Sending so much gratitude to Jordan for sharing their insights and resources with us last week. We had some great discussions about ancestors, grief, mycelium, and connections. Below are some notes and resources from our time together.  


jordan alexander williams (they/them) is a queer hoodoo, earth steward & future ancestor moving towards life & shaping change


Mycelium

  • “is the part of the fungus that grows underground in thread-like formations. It connects roots to one another and breaks down planet material to create healthier ecosystems. Mycelium is the largest organism on earth. Interconnectedness. Remediation. Detoxification.” 

Emergent Strategy, adrienne maree brown (p. 45)

Questions:

  • What is your relationship to death, decay &/or decomposition?
  • What rituals do you &/or your people practice to honor death? To honor your ancestors?
  • What role(s) does decomposition play in our relationships with each other? What possibilities does decomposition allow?
  • How do you view transitions in life, in nature?

Wholes

  • “Seeing wholes is important because it counteracts our mental tendency to fragment. It’s actually easy to do, but it is a little hard to describe. Start by seeing something as it presents itself in its entirety, independent of any analysis—not as a collection of parts or characteristics, not in terms of its relationships, but simply as itself. When we begin from the image of a simple entirety, whatever we are looking at presents itself to our minds as singular, as just what it is. Later we can examine it for the multiplicity of inner and outer aspects and connections that are also true of it.”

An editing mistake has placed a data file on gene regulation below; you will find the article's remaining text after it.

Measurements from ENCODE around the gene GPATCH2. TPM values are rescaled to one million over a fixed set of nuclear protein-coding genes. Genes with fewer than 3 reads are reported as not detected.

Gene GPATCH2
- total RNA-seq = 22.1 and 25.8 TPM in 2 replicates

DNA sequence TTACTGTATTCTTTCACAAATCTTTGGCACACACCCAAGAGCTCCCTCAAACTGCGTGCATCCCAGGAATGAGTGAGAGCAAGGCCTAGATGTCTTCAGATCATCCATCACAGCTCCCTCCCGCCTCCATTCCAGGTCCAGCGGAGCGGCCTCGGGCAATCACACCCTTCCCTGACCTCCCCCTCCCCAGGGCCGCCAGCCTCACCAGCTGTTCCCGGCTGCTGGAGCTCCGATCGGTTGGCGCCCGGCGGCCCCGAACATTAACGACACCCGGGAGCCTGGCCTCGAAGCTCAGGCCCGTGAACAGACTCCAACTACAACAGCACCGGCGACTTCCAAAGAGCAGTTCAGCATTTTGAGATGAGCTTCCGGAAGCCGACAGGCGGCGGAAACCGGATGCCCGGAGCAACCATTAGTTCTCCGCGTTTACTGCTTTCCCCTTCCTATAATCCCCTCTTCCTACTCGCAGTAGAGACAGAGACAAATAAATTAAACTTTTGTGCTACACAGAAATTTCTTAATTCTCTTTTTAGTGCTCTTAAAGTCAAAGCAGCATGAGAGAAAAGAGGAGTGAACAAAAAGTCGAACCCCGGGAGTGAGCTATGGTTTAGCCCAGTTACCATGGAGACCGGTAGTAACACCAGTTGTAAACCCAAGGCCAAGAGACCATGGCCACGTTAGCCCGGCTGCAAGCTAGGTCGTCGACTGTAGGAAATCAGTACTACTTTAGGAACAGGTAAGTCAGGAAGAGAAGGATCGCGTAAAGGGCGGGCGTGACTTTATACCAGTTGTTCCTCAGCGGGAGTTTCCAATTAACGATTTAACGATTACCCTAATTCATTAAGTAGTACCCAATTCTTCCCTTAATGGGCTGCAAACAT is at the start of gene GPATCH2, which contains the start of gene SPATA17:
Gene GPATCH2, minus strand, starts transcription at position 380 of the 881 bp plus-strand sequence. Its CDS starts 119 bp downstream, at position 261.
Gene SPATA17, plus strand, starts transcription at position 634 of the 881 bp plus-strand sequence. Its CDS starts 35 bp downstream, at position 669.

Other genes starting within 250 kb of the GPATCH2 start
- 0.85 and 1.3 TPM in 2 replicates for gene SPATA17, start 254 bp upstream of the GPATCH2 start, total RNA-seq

The Regenerative Life, Carol Sanford (p. 25)

Nested Wholes | Fractals

  • “Every system—whether an ecosystem, organization, institution, or society—is an orchestrated web of individuals, each playing their part in contributing to the whole. When we embark on systems change, we must consider both the details and the bigger picture. All living systems, including human systems, are fractals. Our cells make up organs, which in turn make up body systems, which collectively build an organism. The same organizing principles apply across scales of these fractal systems. We call this a Nested Wholes framework.” Regenerative Design for Change Makers, Abrah Dresdale (p. 24)
  • “All that you touch you change; all that you change, changes you.” Octavia Butler, Parable of the Sower
  • “Transform yourself to transform the world.” Grace Lee Boggs

Questions:

  • Where or how do nested wholes & fractals show up in the traditions of your people?
  • How can you reclaim or remember earth-sourced wisdom(s) of your lineages?
  • What has nature been teaching you this year?

Remember: you are already whole, just as you are—the remedy is you


More References & Resources: